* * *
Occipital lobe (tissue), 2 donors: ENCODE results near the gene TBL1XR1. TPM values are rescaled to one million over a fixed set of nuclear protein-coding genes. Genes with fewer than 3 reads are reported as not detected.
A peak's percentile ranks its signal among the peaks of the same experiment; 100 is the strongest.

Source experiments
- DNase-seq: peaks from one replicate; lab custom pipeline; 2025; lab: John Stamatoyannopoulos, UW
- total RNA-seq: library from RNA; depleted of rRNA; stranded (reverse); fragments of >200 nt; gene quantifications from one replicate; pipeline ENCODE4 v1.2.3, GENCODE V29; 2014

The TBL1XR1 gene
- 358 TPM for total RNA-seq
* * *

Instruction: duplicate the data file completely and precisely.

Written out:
Occipital lobe (tissue), 2 donors: ENCODE results near the gene TBL1XR1. TPM values are rescaled to one million over a fixed set of nuclear protein-coding genes. Genes with fewer than 3 reads are reported as not detected.
A peak's percentile ranks its signal among the peaks of the same experiment; 100 is the strongest.

Source experiments
- DNase-seq: peaks from one replicate; lab custom pipeline; 2025; lab: John Stamatoyannopoulos, UW
- total RNA-seq: library from RNA; depleted of rRNA; stranded (reverse); fragments of >200 nt; gene quantifications from one replicate; pipeline ENCODE4 v1.2.3, GENCODE V29; 2014

The TBL1XR1 gene
- 358 TPM for total RNA-seq